Anyone can make a short film, right? Just grab some friends and your handheld and you can do it in a weekend or two before being accepted to a slew of film festivals, right?
Roberta Munroe screened short film submissions at Sundance for five years, and is an award-winning short filmmaker in her own right. So she knows a thing or two about how not to make a short film. From the first draft of your script to casting, production, editing, and distribution, this is your one-stop primer for breaking into the business. Featuring interviews with many of today's most talented writers, producers, and directors, as well as revealing stories (e.g., what to do when the skinhead crack addict next door begins screaming obscenities as soon as you call "action") from the sets of her own short films, Roberta walks you through the minefield of mistakes that an aspiring filmmaker can make - so that you don't have to make them yourself.
©2009 Roberta Marie Munroe (P)2014 Hachette Audio
"Roberta Munroe is that rare person in the film world who can not only recognize an inspired, great film, but she can actually help you make one." (Mark Duplass, Sundance and SXSW award-winning filmmaker)
"Roberta Munroe is brilliant. Her advice and insights on our project, The Tribe, from rough cut to completed film were instrumental and invaluable to its success. It is exciting to think that all filmmakers will have access to her incredible mind and experience through this book." (Tiffany Shlain, award-winning filmmaker)
I read the book when it was first printed, but it was great to actually hear Ms. Munroe read the audio book herself. Nice voice over!
All I can say is I have learned a lot from this book and very thankful to the author for her wisdom.
"SHE'S OUR FILM FEST SPY"
So much insight to what I thought I already knew! Roberta has acted as a film festival spy for us filmmakers! Definitely will take the advice going forward! Thanks Roberta! I'm sure we'll be in touch soon.
"Crucial for any filmmaker"
There's just too much info for someone to remember. Get your producer room team together, give them this incredible resource and make your film amazing!!
"picked up before a 48 hour film fest"
While the book was an interesting stream of conciousness on the authors experiences the book was not helpful in a technical sense.
"A great short book about a great big subject"
this book exceeded my expectations.
It's both entertaining and informative. The author clearly knows her subject, has been both a film festival (Sundance!) Curator, And a short film maker herself.
She reads the book very entertainingly and again, is both interesting and often very funny.
This book goes by very quickly, and is worth listening to a lot more than once.
Lots of great tips, practical advice, suggestions and ideas both for making the film, and marketing.
I also have the text version on my Kindle for easy reference.
"Don't buy it"
The most superficial filmmaking book I have ever read.
No inside advice and a very cocky attitude over nothing.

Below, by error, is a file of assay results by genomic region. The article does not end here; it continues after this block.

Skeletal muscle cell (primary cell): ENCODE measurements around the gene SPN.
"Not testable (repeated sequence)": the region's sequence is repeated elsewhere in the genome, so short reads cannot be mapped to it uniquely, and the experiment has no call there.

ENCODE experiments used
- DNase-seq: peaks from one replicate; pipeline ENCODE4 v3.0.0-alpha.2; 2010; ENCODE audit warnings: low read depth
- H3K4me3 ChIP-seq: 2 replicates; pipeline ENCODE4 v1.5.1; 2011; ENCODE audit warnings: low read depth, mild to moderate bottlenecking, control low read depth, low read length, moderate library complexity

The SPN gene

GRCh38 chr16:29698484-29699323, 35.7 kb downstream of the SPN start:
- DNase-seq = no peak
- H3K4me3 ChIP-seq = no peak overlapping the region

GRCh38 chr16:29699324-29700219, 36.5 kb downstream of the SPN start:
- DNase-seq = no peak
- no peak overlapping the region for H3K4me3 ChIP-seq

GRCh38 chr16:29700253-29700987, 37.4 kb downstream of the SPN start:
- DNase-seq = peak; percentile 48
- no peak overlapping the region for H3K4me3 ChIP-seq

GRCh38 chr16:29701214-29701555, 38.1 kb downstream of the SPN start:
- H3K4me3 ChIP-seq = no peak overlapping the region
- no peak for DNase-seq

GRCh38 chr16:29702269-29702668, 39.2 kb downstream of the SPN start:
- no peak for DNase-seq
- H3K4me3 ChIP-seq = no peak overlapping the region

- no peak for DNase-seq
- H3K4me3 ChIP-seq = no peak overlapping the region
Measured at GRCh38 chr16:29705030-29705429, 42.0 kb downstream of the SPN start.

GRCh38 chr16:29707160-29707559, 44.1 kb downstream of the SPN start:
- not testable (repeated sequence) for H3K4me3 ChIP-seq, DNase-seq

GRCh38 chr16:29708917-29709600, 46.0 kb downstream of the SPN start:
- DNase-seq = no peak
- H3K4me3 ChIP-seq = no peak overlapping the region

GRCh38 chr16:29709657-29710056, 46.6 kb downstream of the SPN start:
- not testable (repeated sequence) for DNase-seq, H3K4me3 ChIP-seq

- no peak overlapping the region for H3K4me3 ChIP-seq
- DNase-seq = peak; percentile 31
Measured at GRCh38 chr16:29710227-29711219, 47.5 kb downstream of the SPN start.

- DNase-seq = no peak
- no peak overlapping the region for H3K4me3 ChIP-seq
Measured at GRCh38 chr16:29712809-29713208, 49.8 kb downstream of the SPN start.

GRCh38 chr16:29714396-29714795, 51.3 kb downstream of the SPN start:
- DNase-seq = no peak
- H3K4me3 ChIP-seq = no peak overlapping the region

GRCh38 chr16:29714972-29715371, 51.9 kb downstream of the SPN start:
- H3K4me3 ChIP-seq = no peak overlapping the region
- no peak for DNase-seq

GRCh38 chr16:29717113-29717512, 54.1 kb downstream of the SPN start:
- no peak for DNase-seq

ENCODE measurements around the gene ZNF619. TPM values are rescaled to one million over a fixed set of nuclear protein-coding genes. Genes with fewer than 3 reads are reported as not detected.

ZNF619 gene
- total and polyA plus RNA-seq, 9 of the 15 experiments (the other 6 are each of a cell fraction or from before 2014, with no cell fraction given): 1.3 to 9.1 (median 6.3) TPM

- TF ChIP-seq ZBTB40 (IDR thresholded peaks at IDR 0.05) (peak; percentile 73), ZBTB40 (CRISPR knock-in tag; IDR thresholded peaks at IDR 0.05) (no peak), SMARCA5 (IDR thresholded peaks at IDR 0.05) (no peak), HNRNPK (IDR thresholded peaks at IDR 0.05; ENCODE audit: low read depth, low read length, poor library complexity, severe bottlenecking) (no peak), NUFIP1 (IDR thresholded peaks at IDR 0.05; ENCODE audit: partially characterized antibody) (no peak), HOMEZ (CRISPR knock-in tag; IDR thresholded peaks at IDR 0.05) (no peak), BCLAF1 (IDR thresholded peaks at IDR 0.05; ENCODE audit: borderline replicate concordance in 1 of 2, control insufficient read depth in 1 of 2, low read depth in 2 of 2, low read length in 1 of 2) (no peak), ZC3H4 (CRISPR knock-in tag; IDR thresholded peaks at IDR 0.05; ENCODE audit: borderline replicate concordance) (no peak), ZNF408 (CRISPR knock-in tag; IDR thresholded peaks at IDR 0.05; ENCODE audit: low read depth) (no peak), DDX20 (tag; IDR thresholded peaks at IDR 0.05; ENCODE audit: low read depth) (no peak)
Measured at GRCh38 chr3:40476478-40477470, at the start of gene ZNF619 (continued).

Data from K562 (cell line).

"In Your Face Real Of The Unreal Biz of Shorts!!!"
Don Nahaku says Roberta Marie Munroe's "how not to" book for filmmakers of Shorts will nicely kick your ass...or send you back to your mommy crying, "but I can't do it!"
Explicit, real and an intentional push toward your own truth. Nothing to loose...but yourself! Just let the world know YOU, by any means necessary...
"Misleading title, but VERY impressed by this book"
I'm an independent filmmaker, having graduated from film school a couple years back. And my primary interest as a filmmaker is making independent short, narrative films, so I picked up this book, hoping to get a few practical pointers.
What I was expecting/fearing from this book, given the title, is an arrogant know-it-all type of author, without much credibility other than a lot of very strong opinions, telling me how everything I've done is wrong but without much to say about how to necessarily do it better.
Thankfully, the book is actually the exact opposite of this.
First off, the writer clearly knows her stuff, having made many successful short films, produced many other films, and been a programmer at film festivals. Also, she focuses mainly on the positives, not the negatives. Namely, what are the elements needed to make a successful and compelling short film. And she breaks down all the phases independently. The concept, the fund-raising, writing, putting together the production team, the talent, the post-production team, the planning, shooting, and post-production. Lots of stories and practical advice about all those areas. Then she spends the rest of the book talking about what comes next. Getting the film into festivals, distribution, local screenings and so forth, and how each thing can benefit the filmmakers and to what extent.
I loved the book from beginning to end. It now has a permanent spot on my bookcase, and I highly recommend it to all filmmakers and aspiring filmmakers that are trying to make a name for themselves through creation of short films.
"Waste of my credit"
This book points out the obvious a lot. It may be useful to you if you have no experience in the industry, but it seems to be the same old song most of us have always heard, and it's read in an almost condescending tone. It feels like she wrote the book so someone would listen to what she had to say rather than to teach people about making shorts for festivals.
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